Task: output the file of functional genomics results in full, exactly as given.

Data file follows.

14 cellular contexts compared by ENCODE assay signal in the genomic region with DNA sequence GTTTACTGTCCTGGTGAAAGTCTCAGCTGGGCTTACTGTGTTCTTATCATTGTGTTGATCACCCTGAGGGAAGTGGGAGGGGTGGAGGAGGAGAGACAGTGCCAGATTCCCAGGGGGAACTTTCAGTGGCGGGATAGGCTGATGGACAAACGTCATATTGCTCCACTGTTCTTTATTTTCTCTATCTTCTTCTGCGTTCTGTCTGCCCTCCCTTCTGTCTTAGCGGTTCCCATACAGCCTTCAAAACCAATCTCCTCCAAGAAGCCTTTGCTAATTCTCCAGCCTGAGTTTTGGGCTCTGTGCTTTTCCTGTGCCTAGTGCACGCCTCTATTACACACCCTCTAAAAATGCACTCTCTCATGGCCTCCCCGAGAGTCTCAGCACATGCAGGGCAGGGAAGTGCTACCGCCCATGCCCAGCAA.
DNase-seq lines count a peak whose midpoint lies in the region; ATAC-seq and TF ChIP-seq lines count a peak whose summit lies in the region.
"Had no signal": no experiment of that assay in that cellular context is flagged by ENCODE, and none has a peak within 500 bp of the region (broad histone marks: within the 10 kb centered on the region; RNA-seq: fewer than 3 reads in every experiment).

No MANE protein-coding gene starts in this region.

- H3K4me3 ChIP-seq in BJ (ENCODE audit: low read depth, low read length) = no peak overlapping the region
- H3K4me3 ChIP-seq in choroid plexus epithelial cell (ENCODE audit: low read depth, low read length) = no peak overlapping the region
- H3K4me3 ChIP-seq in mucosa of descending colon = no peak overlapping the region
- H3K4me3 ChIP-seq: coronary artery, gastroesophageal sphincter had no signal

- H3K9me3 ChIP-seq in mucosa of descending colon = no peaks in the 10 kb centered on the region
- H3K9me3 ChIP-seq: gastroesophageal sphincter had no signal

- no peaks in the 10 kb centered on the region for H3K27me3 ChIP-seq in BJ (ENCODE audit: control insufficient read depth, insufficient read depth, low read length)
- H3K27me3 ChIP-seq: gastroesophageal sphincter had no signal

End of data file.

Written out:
14 cellular contexts compared by ENCODE assay signal in the genomic region with DNA sequence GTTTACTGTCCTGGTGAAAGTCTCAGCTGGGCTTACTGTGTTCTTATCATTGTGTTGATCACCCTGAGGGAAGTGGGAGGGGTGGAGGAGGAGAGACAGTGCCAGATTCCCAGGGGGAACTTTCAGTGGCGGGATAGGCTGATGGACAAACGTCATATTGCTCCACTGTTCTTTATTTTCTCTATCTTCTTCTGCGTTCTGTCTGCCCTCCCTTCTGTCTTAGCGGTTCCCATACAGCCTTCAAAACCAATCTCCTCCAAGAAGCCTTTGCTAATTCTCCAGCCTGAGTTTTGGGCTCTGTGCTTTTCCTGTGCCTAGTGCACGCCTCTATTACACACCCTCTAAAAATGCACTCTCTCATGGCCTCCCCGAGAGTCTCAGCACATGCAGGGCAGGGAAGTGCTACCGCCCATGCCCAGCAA.
DNase-seq lines count a peak whose midpoint lies in the region; ATAC-seq and TF ChIP-seq lines count a peak whose summit lies in the region.
"Had no signal": no experiment of that assay in that cellular context is flagged by ENCODE, and none has a peak within 500 bp of the region (broad histone marks: within the 10 kb centered on the region; RNA-seq: fewer than 3 reads in every experiment).

No MANE protein-coding gene starts in this region.

- H3K4me3 ChIP-seq in BJ (ENCODE audit: low read depth, low read length) = no peak overlapping the region
- H3K4me3 ChIP-seq in choroid plexus epithelial cell (ENCODE audit: low read depth, low read length) = no peak overlapping the region
- H3K4me3 ChIP-seq in mucosa of descending colon = no peak overlapping the region
- H3K4me3 ChIP-seq: coronary artery, gastroesophageal sphincter had no signal

- H3K9me3 ChIP-seq in mucosa of descending colon = no peaks in the 10 kb centered on the region
- H3K9me3 ChIP-seq: gastroesophageal sphincter had no signal

- no peaks in the 10 kb centered on the region for H3K27me3 ChIP-seq in BJ (ENCODE audit: control insufficient read depth, insufficient read depth, low read length)
- H3K27me3 ChIP-seq: gastroesophageal sphincter had no signal